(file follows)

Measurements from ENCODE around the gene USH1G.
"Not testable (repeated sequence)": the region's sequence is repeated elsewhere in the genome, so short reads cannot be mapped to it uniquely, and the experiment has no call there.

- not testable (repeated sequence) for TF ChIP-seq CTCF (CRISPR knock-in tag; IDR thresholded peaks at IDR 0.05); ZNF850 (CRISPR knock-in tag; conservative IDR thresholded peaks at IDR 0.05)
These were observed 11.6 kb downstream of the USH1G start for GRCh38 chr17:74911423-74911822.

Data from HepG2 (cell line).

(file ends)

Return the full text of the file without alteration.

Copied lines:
Measurements from ENCODE around the gene USH1G.
"Not testable (repeated sequence)": the region's sequence is repeated elsewhere in the genome, so short reads cannot be mapped to it uniquely, and the experiment has no call there.

- not testable (repeated sequence) for TF ChIP-seq CTCF (CRISPR knock-in tag; IDR thresholded peaks at IDR 0.05); ZNF850 (CRISPR knock-in tag; conservative IDR thresholded peaks at IDR 0.05)
These were observed 11.6 kb downstream of the USH1G start for GRCh38 chr17:74911423-74911822.

Data from HepG2 (cell line).